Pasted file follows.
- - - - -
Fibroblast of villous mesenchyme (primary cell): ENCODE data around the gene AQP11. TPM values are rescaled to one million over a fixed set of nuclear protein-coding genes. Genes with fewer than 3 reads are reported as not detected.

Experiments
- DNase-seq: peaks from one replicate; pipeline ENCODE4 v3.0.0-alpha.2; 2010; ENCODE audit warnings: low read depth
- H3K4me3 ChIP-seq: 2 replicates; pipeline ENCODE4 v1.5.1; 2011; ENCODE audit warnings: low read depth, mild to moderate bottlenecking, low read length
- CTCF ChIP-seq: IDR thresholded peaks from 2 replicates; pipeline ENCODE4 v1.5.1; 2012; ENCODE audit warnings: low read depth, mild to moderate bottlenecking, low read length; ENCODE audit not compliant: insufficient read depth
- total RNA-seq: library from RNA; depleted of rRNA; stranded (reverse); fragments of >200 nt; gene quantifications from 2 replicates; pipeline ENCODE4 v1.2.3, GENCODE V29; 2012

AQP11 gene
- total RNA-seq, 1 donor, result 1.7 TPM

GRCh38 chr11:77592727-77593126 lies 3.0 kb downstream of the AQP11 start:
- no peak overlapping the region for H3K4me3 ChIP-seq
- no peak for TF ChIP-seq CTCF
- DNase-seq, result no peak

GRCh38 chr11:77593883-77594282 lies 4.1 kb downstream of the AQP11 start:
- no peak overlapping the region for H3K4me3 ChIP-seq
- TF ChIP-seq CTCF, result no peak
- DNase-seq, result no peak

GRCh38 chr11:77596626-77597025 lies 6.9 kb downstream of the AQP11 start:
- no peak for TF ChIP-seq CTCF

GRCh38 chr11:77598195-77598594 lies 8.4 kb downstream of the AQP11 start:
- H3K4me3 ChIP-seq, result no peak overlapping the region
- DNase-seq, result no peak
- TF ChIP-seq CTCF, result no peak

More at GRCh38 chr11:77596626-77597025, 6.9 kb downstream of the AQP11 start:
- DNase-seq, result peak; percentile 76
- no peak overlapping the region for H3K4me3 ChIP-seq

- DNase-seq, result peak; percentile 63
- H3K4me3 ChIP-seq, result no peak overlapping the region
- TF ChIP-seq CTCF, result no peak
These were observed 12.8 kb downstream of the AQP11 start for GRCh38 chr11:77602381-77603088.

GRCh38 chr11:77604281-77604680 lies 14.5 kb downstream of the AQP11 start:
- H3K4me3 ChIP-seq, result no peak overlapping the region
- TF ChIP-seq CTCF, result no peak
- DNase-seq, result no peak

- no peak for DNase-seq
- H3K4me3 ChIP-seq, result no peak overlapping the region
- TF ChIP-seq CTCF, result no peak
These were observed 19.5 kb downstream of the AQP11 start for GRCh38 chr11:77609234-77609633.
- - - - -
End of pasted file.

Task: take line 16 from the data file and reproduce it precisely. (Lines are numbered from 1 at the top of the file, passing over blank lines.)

- DNase-seq, result no peak